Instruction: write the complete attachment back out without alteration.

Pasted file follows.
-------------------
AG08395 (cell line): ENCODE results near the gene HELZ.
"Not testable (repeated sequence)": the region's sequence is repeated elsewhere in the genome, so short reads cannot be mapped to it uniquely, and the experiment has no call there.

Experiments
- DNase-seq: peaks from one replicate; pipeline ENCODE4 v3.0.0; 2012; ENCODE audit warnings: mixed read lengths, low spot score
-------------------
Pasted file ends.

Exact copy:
AG08395 (cell line): ENCODE results near the gene HELZ.
"Not testable (repeated sequence)": the region's sequence is repeated elsewhere in the genome, so short reads cannot be mapped to it uniquely, and the experiment has no call there.

Experiments
- DNase-seq: peaks from one replicate; pipeline ENCODE4 v3.0.0; 2012; ENCODE audit warnings: mixed read lengths, low spot score